21 May, 2019 @ 11:44
1 min read

Everything you need to know about dangerous dogs in Spain’s Andalucia

RISKY: The Junta de Andalucia recognises nine breeds of potentially dangerous dogs

AFTER an expat was mauled by a pack of dangerous dogs at the weekend in Malaga, many will be left wondering what the rules in Andalucia are.

The Junta recognises a total of nine potentially dangerous dogs, some of which are also recognised in the UK.

A total of 5,120 of these dogs are registered in the region, but this is not a useful indicator of real numbers, as dogs are not removed when they die, and many people don’t register their dogs.

Included in the Junta’s definition, is dogs that ‘due to their aggressive nature, size or jaw power have the capacity to endanger the life or physical safety of people’.

Potentially dangerous breeds:

TOUGH: Eight of the nine potentially dangerous dogs recognised by the Junta
  • Doberman
  • Pit Bull Terrier
  • Staffordshire Bull Terrier
  • American Staffordshire Terrier
  • Rottweiler
  • Dogo Argentino
  • Fila Brasileiro
  • Tosa Inu
  • Akita Inu

All dog owners must, within three months, register their pets on the Animal Identification Registry of Andalucia (Registro Andaluz de Identificacion Animal, RAIA).

However, owners of potentially dangerous dogs have just one month to register the animals.

This is done on the registry for dangerous dogs (Registro Municipal de Perros Potencialmente Peligrosos) and must be renewed every 12 months.

Renewal requires the following:

  • Proof of identification and microchip number’s certificate
  • Certificate from the vet stating that the dog is in good health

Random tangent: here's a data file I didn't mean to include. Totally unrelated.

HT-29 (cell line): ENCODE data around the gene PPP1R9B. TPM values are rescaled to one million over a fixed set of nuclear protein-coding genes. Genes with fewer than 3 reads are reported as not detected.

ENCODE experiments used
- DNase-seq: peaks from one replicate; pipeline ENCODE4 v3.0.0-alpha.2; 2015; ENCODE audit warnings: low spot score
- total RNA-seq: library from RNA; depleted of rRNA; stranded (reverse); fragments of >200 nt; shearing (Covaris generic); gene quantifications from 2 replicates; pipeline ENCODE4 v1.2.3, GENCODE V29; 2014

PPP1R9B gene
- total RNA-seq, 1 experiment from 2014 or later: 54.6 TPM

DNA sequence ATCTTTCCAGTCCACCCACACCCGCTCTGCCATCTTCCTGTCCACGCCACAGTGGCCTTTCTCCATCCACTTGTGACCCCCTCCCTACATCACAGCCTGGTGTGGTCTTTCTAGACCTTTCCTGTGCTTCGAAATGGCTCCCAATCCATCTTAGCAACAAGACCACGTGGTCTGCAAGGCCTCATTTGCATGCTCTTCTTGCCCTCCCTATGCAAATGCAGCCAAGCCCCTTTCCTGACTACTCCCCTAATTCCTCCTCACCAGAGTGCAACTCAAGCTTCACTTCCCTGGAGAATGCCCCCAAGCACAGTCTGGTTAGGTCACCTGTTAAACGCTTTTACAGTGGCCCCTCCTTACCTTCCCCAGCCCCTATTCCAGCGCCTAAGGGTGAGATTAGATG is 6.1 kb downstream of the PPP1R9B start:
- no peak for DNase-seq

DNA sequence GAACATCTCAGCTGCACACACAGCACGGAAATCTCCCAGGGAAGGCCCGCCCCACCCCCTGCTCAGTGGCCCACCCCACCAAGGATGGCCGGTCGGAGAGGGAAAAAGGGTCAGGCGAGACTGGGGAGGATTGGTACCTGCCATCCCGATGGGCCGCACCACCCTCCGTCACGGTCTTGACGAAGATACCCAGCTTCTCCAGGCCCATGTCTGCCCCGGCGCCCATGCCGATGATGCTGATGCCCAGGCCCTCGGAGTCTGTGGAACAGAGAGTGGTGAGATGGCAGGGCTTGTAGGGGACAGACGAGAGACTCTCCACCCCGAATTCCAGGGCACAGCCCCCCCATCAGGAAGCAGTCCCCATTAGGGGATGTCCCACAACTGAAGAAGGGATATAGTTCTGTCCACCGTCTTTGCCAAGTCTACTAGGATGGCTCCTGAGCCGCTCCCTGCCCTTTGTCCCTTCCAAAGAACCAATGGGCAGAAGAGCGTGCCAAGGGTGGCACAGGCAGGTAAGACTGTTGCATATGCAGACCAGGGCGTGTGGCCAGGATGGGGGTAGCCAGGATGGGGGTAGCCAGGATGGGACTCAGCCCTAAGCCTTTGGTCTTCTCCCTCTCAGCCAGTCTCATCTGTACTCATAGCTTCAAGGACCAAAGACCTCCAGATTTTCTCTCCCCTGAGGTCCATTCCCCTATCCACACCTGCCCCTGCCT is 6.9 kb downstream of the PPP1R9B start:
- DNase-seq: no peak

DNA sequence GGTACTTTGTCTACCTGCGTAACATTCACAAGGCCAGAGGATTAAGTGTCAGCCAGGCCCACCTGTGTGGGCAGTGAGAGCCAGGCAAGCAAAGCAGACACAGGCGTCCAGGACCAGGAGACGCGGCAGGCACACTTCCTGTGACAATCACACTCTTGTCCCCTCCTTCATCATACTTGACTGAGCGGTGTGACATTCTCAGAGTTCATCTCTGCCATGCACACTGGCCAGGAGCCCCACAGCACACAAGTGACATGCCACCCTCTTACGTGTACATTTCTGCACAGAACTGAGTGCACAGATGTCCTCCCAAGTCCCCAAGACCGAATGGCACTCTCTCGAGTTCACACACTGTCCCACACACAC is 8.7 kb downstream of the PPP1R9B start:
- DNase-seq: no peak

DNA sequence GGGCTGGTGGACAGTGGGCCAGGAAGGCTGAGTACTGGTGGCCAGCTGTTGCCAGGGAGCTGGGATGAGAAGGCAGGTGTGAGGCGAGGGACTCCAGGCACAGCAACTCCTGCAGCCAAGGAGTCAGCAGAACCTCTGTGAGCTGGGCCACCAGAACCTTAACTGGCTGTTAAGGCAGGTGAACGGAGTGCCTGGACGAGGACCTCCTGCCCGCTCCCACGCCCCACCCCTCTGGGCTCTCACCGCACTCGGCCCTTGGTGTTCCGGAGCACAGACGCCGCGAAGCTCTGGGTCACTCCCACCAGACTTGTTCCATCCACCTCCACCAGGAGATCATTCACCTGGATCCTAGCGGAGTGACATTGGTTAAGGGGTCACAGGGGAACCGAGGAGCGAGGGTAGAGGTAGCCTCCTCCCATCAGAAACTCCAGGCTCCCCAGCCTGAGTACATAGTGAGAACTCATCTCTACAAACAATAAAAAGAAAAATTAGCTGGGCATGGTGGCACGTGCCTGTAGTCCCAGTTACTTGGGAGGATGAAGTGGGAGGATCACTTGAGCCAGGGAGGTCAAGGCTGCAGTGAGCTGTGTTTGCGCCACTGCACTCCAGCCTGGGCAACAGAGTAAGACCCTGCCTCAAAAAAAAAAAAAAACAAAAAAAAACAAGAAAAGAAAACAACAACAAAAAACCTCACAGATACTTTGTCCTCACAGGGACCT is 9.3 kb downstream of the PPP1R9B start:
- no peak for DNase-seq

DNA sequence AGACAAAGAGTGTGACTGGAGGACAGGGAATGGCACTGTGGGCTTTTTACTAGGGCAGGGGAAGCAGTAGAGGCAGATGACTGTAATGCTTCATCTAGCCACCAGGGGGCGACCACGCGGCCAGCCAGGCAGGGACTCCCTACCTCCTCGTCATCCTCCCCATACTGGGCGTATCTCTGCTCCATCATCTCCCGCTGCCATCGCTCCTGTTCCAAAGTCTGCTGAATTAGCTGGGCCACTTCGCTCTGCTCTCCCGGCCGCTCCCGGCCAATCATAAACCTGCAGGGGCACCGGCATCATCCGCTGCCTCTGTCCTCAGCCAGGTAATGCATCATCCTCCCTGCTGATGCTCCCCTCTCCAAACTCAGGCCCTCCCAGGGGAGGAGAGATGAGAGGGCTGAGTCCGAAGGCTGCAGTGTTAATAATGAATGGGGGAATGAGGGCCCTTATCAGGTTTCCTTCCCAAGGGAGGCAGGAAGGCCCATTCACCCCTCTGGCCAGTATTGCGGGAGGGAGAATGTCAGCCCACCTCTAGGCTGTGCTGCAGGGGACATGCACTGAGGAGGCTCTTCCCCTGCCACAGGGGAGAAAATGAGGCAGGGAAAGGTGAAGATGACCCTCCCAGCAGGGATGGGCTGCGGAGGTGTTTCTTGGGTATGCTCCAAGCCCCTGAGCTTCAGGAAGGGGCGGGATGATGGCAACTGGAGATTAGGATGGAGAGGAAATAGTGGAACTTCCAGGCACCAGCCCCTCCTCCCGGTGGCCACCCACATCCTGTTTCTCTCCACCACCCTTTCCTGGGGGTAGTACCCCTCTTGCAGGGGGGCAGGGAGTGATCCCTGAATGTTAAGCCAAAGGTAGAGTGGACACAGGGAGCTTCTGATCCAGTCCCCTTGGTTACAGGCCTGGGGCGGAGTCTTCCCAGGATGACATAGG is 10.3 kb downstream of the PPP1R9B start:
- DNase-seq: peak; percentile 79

Walkers of a potentially dangerous dog must ensure:

MAULED: The Santa Teresa industrial estate where an expat was violently attacked by dogs on Sunday
  • It is muzzled
  • It is on a lead of no longer than two metres
  • Only one dog is handled per person
  • Dangerous dogs do not enter areas where children are playing

Owners of potentially dangerous dogs also have a month to get a license within their municipality (article 3 of Royal Decree 287/2002, March 22 2002).

A license, which remains valid for five years, is also required by handlers and walkers of these types of dogs (article 1, 2 of Law 50/1999, December 1999).

Applicants need the following when registering:

  • Proof of identity (passport or residence card)
  • Proof of having no criminal convictions
  • Proof of being mentally and physically capable of caring for these animals (Certificates can prove physical and psychological aptitude and must be issued in the last 12 months)
  • An insurance contract for the dog with a liability of at least €175,000
  • Proof of fully up-to-date vaccinations
  • Proof of identification by microchip
  • Proof that the dog is or has attended training school

Previous Story

MISSING: British expat and dementia sufferer, 83, disappears on Spain’s Costa del Sol

Next Story

Why is Customer Service Training Important to a Business

Latest from Environment

Go toTop

More From The Olive Press

Top International Casino Sites for Spanish Players in 2024

Spain has a long history of gambling dating back to

Tips for a Fabulous Graduation Trip to Spain

After years of determination and sacrifice, the best thing to